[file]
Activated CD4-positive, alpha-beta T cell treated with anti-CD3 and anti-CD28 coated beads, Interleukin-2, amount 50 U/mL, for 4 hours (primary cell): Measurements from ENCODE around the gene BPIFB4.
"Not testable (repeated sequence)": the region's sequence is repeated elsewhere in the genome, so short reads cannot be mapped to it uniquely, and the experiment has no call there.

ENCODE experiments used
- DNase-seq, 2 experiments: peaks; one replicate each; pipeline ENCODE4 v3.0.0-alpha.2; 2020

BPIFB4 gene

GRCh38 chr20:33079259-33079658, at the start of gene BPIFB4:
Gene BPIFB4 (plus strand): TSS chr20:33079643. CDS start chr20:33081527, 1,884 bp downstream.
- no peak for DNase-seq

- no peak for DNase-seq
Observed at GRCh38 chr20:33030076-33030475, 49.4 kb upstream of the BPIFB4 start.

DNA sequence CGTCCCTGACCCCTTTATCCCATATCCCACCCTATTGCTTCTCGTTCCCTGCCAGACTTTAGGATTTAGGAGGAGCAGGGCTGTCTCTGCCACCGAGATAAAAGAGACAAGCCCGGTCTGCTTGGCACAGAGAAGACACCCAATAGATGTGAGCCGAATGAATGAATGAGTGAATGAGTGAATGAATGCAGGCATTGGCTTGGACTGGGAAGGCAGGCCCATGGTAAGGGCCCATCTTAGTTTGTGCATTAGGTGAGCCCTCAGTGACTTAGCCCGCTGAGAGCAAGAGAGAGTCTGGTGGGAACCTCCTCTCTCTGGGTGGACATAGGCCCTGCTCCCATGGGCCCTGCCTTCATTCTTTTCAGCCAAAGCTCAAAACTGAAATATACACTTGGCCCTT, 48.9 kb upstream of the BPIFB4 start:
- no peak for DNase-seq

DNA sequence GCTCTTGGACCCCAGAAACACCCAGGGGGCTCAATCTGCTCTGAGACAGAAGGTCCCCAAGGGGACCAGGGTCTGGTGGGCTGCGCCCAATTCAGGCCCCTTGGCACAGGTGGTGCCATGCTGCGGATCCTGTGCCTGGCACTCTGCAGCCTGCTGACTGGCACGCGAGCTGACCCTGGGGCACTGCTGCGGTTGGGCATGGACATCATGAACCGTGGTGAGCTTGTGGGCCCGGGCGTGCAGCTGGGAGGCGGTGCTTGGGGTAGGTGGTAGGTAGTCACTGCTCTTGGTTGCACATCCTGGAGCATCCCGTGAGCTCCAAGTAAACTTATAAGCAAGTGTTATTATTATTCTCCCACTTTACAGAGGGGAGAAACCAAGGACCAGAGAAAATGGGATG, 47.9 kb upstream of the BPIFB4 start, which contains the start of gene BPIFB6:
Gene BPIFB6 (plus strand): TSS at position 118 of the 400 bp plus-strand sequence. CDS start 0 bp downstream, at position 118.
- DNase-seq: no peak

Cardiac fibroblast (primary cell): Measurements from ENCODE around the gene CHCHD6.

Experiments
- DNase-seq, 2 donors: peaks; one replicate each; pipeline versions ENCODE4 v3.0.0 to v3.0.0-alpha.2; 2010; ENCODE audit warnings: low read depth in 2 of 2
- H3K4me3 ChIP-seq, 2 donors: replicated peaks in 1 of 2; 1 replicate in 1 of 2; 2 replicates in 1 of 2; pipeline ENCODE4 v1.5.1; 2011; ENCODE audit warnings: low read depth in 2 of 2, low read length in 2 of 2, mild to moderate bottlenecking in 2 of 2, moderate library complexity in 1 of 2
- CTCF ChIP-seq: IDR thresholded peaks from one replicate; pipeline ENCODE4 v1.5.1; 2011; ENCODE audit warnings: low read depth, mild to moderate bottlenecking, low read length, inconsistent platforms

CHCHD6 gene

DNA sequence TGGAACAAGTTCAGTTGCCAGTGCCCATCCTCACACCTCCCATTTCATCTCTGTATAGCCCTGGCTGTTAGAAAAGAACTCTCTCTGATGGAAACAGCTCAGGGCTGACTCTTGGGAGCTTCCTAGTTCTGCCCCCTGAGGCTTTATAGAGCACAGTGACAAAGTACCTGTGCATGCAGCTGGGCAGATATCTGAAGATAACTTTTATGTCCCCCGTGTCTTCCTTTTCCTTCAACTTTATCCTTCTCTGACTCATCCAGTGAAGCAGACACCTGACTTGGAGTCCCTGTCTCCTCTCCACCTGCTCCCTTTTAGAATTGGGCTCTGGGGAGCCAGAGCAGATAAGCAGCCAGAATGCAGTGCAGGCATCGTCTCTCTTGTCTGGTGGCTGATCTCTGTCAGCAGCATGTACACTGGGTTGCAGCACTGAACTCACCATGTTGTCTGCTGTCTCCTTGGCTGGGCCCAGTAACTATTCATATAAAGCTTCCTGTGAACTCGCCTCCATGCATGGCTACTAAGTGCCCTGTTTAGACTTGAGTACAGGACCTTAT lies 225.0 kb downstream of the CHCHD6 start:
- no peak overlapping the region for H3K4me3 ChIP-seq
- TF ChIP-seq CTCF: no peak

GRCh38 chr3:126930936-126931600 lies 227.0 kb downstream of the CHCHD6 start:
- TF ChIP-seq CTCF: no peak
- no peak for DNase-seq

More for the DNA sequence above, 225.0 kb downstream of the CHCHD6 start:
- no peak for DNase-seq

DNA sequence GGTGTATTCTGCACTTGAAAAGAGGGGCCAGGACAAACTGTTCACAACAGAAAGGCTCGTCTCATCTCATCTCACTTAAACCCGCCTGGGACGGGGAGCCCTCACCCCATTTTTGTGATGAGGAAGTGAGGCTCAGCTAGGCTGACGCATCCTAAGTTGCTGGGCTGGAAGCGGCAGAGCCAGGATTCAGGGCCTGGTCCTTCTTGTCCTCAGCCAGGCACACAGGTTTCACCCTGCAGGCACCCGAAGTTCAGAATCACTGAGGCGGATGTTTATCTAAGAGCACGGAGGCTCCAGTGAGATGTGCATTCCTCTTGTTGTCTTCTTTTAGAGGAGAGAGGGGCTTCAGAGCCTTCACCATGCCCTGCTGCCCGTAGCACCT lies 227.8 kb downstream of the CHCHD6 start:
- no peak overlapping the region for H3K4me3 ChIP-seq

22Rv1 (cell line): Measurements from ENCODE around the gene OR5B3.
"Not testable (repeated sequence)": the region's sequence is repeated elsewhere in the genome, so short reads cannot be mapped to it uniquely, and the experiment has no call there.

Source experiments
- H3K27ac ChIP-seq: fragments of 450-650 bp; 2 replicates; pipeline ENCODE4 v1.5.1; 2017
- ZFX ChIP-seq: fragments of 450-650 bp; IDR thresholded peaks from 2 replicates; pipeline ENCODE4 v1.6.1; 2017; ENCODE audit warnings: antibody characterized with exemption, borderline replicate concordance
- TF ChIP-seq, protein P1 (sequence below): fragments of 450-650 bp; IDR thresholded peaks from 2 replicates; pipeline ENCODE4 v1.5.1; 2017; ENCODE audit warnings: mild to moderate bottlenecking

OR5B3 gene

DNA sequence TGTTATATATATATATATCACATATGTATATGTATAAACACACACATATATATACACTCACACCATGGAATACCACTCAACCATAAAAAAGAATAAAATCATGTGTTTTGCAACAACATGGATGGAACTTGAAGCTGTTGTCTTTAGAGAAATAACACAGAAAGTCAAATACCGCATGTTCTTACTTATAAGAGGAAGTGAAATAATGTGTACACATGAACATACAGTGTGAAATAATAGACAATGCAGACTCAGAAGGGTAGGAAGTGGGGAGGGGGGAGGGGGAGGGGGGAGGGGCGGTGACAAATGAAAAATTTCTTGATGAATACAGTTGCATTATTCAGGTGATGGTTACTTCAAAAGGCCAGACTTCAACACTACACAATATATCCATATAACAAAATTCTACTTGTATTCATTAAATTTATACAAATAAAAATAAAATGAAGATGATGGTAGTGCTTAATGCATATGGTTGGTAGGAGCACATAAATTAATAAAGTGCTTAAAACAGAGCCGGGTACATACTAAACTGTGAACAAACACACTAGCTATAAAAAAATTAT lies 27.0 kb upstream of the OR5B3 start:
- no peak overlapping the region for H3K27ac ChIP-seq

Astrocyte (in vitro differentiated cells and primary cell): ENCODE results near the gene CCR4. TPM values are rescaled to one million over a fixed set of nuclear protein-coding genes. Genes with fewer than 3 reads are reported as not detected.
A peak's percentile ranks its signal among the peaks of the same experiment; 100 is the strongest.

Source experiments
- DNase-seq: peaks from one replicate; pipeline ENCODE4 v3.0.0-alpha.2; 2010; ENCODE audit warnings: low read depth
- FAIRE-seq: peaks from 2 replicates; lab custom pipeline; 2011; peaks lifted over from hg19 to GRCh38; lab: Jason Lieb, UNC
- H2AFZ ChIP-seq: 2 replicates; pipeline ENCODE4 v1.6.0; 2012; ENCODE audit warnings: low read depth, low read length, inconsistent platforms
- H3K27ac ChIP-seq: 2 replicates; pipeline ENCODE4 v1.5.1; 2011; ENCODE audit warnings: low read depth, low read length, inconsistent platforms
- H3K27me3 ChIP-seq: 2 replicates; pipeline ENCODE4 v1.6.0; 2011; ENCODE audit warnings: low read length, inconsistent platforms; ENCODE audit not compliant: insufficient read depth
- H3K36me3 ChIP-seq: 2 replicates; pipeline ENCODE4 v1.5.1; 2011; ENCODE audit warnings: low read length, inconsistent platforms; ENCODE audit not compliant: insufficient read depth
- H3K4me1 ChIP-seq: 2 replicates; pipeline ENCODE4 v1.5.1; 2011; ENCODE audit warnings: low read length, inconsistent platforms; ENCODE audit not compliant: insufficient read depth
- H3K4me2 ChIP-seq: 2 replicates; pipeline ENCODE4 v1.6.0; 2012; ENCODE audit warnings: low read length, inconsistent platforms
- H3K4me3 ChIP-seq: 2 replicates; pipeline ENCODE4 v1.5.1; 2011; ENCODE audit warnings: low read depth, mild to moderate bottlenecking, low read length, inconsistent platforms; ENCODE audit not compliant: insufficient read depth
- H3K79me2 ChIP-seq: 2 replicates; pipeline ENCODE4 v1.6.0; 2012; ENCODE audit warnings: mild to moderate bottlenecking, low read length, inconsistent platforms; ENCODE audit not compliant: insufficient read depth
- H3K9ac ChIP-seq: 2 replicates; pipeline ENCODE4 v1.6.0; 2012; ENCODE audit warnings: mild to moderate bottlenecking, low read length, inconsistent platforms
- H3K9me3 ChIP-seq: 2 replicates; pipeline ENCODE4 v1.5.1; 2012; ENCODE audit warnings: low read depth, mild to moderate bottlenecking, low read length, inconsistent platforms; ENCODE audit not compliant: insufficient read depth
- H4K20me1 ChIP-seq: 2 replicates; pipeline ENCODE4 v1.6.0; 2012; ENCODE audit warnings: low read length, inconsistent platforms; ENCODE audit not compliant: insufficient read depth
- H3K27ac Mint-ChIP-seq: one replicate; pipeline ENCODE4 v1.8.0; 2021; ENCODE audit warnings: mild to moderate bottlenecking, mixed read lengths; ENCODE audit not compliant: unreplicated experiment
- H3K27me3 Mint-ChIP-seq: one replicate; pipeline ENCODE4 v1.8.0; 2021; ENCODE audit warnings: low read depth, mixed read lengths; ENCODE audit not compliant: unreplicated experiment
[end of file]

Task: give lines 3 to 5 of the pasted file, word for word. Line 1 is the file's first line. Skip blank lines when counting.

ENCODE experiments used
- DNase-seq, 2 experiments: peaks; one replicate each; pipeline ENCODE4 v3.0.0-alpha.2; 2020

BPIFB4 gene